skip past newsletter promotionGet our weekly pop culture email, delivered free to your inbox each Friday”,”newsletterId”:”the-guide-staying-in”,”successDescription”:”Get our weekly pop culture email, delivered free to your inbox each Friday”}” clientOnly config=”{“renderingTarget”:”Web”}”>Privacy Notice: Newsletters may contain info about charities, online ads, and content funded by outside parties. For more information see our Privacy Policy. We use Google reCaptcha to protect our website and the Google Privacy Policy and Terms of Service apply.after newsletter promotionEszter Steierhoffer, director of the Jencks Foundation, seeks to highlight the often overlooked contributions of women to the Cosmic House program. The first artist in residence, Marysia Lewandowska, focused on showcasing the vital role of Maggie Keswick Jencks in Charles’s work, bringing her presence to life through voice recordings throughout the house. The title of Vriesendorp’s exhibition speaks volumes. “Housework is the work we do so that we can pursue our real work,” she explains. “It is often carried out by women and often goes unnoticed.” However, she insists that Jencks never belittled her contributions.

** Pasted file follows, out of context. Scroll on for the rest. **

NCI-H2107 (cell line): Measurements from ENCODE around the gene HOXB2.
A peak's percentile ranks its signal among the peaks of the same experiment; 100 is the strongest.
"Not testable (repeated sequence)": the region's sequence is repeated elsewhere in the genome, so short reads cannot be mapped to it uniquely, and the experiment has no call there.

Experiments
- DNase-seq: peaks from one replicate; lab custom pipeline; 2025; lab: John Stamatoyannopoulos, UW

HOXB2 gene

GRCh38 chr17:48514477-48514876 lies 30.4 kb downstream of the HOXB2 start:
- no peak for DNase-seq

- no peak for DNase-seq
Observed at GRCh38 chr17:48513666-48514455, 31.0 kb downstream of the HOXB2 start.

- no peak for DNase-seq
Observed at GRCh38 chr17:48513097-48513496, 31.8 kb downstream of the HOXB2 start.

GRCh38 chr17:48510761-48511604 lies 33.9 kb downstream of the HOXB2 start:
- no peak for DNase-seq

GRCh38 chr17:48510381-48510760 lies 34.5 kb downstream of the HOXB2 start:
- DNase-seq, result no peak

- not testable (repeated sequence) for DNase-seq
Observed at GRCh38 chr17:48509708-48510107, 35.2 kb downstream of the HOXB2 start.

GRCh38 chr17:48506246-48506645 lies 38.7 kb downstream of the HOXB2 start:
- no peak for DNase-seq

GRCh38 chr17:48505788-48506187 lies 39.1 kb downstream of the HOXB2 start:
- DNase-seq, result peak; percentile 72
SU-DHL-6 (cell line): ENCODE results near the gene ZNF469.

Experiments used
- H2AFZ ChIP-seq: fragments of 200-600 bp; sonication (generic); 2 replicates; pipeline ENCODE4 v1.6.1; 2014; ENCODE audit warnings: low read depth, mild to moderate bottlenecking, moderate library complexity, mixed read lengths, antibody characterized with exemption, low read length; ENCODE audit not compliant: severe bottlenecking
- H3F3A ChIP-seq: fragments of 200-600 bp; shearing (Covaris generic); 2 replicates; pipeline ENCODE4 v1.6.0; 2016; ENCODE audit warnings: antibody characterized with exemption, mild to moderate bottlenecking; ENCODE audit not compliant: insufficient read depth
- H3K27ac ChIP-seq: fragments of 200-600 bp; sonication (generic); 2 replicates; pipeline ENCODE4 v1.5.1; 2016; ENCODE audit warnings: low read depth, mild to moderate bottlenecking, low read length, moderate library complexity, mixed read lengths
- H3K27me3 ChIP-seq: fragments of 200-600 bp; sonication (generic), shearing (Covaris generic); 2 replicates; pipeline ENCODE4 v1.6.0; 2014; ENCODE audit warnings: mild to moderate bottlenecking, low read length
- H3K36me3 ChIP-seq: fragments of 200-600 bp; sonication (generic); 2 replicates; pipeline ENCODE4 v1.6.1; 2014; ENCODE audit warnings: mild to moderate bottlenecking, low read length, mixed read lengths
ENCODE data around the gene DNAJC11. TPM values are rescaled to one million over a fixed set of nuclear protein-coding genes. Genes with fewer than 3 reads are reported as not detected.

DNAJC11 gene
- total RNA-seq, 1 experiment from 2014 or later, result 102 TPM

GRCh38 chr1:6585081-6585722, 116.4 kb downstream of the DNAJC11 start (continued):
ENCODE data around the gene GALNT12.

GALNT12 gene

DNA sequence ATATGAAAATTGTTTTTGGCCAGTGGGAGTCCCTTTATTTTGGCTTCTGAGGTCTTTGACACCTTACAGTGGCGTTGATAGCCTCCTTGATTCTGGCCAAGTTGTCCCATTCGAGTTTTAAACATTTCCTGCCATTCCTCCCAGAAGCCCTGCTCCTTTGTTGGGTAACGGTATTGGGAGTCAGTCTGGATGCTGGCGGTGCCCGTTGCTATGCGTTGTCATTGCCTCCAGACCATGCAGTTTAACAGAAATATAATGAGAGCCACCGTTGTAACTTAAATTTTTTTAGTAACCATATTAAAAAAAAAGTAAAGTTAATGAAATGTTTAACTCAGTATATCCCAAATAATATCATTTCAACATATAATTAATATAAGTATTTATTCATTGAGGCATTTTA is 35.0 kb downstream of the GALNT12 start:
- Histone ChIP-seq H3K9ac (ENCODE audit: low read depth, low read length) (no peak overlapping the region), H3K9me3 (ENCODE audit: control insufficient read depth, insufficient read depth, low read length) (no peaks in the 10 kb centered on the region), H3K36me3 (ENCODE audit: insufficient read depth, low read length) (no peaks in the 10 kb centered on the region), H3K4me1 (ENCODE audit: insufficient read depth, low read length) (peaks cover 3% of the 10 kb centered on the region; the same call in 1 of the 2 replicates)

Enlightened Gamers, at The Cosmic House. Photograph: Thierry Bal

One of Vriesendorp’s paintings adorns the cover of Jencks’s 2011 book, The Story of Post-Modernism, which also features her whimsical drawings that animate his enigmatic ideas of “enigmatic signifiers.” These drawings, on display upstairs, depict how the forms of iconic buildings, such as Frank Gehry’s Bilbao Guggenheim and Norman Foster’s “Gherkin,” hint at other objects, like a woman lying down or a bulbous sex toy. “We laughed the entire time,” she recalls. “He would talk, and I would draw my cartoons. We had so much fun.”

Laughter echoes throughout the house, whether in the form of milk bottle swans adorning Jencks’s baroque whirlpool bath or scattered dismembered limb cushions in the living room or the “handelier” hanging at the top of the staircase. The house brims with playful puns. A giant cardboard foot props open a door downstairs. “It’s a foot in the door!” Vriesendorp chuckles. “Charles would have loved that.” After all, this is the man who designed lamps with coiled springs in his “spring” themed living room and who used to tell visitors, “If you can’t handle the kitsch, get out of the kitchen.”

Like a surrealist Easter egg hunt, there are countless discoveries awaiting in every corner. A blown egg with a screaming face emerges from a small box on a windowsill (“that’s Ted Cruz drowning”), a devil’s face lurks in a window, and a pig made out of a toilet roll peers out from a honey bottle like a haunted, pickled specimen. But for Vriesendorp, it is still not enough.

“I brought so much stuff here from my house, and it still looks empty,” she sighs. “And my house looks just as bursting at the seams as ever.”